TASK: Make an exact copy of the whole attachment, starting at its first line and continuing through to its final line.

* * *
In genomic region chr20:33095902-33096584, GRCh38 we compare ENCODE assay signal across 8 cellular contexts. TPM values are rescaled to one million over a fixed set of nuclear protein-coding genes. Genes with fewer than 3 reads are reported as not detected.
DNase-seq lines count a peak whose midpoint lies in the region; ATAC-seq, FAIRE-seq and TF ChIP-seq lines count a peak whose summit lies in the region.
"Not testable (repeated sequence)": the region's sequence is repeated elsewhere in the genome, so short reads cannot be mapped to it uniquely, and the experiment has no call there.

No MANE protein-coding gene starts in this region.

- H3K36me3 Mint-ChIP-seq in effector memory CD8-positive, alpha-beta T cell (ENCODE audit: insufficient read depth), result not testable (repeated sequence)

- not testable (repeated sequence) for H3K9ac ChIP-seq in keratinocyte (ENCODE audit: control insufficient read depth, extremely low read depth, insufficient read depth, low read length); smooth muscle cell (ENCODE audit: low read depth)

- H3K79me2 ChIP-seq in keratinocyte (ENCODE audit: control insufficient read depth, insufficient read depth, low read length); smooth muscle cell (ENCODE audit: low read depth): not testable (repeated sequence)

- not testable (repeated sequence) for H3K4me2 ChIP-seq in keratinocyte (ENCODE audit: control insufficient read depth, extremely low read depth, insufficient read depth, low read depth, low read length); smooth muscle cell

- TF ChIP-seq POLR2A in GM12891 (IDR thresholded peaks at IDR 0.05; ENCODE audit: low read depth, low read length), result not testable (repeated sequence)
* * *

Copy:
In genomic region chr20:33095902-33096584, GRCh38 we compare ENCODE assay signal across 8 cellular contexts. TPM values are rescaled to one million over a fixed set of nuclear protein-coding genes. Genes with fewer than 3 reads are reported as not detected.
DNase-seq lines count a peak whose midpoint lies in the region; ATAC-seq, FAIRE-seq and TF ChIP-seq lines count a peak whose summit lies in the region.
"Not testable (repeated sequence)": the region's sequence is repeated elsewhere in the genome, so short reads cannot be mapped to it uniquely, and the experiment has no call there.

No MANE protein-coding gene starts in this region.

- H3K36me3 Mint-ChIP-seq in effector memory CD8-positive, alpha-beta T cell (ENCODE audit: insufficient read depth), result not testable (repeated sequence)

- not testable (repeated sequence) for H3K9ac ChIP-seq in keratinocyte (ENCODE audit: control insufficient read depth, extremely low read depth, insufficient read depth, low read length); smooth muscle cell (ENCODE audit: low read depth)

- H3K79me2 ChIP-seq in keratinocyte (ENCODE audit: control insufficient read depth, insufficient read depth, low read length); smooth muscle cell (ENCODE audit: low read depth): not testable (repeated sequence)

- not testable (repeated sequence) for H3K4me2 ChIP-seq in keratinocyte (ENCODE audit: control insufficient read depth, extremely low read depth, insufficient read depth, low read depth, low read length); smooth muscle cell

- TF ChIP-seq POLR2A in GM12891 (IDR thresholded peaks at IDR 0.05; ENCODE audit: low read depth, low read length), result not testable (repeated sequence)